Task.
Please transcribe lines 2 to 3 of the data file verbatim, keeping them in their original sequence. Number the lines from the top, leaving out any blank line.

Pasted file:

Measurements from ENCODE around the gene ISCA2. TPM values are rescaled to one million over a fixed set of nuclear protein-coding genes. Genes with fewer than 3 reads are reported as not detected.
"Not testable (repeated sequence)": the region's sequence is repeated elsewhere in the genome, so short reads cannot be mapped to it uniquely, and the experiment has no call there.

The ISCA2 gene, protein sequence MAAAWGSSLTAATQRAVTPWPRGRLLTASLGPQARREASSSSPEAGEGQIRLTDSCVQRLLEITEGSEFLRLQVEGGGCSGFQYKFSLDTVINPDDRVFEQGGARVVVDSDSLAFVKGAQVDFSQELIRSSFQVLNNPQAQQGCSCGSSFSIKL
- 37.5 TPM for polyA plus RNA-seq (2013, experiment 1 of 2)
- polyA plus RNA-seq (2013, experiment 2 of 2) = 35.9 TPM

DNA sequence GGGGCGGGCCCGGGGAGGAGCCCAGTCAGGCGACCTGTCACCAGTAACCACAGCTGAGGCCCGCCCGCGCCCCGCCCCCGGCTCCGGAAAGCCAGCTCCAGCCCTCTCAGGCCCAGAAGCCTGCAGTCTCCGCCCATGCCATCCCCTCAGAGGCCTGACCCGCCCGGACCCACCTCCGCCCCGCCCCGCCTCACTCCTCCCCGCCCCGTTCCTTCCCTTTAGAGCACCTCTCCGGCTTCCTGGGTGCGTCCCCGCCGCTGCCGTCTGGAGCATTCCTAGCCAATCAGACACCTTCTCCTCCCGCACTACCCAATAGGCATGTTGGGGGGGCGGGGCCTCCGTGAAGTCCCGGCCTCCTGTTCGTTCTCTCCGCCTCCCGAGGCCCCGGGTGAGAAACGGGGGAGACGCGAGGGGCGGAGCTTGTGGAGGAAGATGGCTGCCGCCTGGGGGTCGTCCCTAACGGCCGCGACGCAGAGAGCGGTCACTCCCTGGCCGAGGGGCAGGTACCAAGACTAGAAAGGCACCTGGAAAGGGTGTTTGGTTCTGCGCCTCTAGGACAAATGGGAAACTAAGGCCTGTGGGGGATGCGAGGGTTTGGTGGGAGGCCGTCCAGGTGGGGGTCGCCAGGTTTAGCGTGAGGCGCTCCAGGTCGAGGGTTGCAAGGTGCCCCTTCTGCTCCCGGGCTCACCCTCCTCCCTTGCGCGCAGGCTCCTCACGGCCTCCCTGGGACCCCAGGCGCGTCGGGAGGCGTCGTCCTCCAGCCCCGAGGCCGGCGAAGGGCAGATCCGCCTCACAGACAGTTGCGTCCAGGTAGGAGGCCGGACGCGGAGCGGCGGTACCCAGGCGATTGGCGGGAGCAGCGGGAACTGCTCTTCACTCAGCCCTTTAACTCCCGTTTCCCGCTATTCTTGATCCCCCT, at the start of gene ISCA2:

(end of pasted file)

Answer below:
"Not testable (repeated sequence)": the region's sequence is repeated elsewhere in the genome, so short reads cannot be mapped to it uniquely, and the experiment has no call there.

The ISCA2 gene, protein sequence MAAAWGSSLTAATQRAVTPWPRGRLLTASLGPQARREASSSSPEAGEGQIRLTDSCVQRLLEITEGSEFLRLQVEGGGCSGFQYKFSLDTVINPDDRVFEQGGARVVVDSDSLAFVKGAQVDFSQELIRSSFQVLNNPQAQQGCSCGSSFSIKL